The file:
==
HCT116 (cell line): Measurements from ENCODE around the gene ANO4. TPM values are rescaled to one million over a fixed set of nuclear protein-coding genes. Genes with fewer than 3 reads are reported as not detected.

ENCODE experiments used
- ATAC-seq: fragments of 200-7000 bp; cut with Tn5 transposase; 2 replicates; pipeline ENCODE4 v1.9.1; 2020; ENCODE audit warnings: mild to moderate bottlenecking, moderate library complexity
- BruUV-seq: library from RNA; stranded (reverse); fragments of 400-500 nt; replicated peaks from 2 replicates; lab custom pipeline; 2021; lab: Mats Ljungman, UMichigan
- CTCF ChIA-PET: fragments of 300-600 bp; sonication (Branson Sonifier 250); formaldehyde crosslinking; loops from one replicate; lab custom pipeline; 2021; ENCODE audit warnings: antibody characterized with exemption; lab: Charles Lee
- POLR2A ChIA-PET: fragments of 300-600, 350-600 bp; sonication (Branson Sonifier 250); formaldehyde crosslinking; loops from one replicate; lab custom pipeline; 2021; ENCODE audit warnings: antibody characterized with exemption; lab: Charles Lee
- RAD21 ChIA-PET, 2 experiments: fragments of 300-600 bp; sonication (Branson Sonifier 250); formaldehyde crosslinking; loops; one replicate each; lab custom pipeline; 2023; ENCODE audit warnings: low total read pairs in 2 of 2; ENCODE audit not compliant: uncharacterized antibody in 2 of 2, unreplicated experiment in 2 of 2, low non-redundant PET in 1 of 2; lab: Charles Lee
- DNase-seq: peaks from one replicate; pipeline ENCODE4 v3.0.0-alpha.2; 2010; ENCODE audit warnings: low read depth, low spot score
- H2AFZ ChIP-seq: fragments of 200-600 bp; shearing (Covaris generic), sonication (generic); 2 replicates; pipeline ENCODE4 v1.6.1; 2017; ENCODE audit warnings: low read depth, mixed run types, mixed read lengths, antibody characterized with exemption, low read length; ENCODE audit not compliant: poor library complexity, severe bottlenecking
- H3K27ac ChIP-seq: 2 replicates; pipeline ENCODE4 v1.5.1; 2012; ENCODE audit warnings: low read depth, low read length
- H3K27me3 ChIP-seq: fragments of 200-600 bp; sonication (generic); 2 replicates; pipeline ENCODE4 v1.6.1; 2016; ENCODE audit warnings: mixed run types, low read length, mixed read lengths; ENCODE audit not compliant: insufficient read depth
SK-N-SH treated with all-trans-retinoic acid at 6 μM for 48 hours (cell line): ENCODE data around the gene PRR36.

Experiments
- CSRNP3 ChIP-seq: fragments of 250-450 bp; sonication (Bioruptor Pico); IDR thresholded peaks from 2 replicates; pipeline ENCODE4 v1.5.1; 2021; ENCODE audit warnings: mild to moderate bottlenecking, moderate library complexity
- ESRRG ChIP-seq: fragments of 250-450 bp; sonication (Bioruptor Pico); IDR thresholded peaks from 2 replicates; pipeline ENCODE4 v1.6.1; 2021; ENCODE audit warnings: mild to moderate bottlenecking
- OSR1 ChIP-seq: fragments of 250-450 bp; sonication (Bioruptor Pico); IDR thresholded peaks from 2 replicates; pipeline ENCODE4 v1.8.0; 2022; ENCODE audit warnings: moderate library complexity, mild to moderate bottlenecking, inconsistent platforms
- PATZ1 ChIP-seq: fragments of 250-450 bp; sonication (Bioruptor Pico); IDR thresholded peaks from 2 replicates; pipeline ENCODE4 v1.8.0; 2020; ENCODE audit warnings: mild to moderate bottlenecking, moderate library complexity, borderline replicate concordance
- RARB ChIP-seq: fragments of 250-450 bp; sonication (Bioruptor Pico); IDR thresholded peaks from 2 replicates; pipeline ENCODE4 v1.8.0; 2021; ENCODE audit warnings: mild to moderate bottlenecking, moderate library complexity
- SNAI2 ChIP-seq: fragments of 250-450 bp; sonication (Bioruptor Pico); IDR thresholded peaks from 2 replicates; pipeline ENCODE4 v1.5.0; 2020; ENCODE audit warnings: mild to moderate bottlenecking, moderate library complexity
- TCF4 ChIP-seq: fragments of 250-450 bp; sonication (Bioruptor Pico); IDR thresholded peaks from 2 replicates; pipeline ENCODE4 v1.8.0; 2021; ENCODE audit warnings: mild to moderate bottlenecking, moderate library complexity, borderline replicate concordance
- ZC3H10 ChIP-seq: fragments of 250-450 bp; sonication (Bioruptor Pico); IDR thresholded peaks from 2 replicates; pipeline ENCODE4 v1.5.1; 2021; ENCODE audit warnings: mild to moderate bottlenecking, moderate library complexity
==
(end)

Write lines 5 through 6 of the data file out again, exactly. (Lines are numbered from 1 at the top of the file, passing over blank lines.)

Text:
- CTCF ChIA-PET: fragments of 300-600 bp; sonication (Branson Sonifier 250); formaldehyde crosslinking; loops from one replicate; lab custom pipeline; 2021; ENCODE audit warnings: antibody characterized with exemption; lab: Charles Lee
- POLR2A ChIA-PET: fragments of 300-600, 350-600 bp; sonication (Branson Sonifier 250); formaldehyde crosslinking; loops from one replicate; lab custom pipeline; 2021; ENCODE audit warnings: antibody characterized with exemption; lab: Charles Lee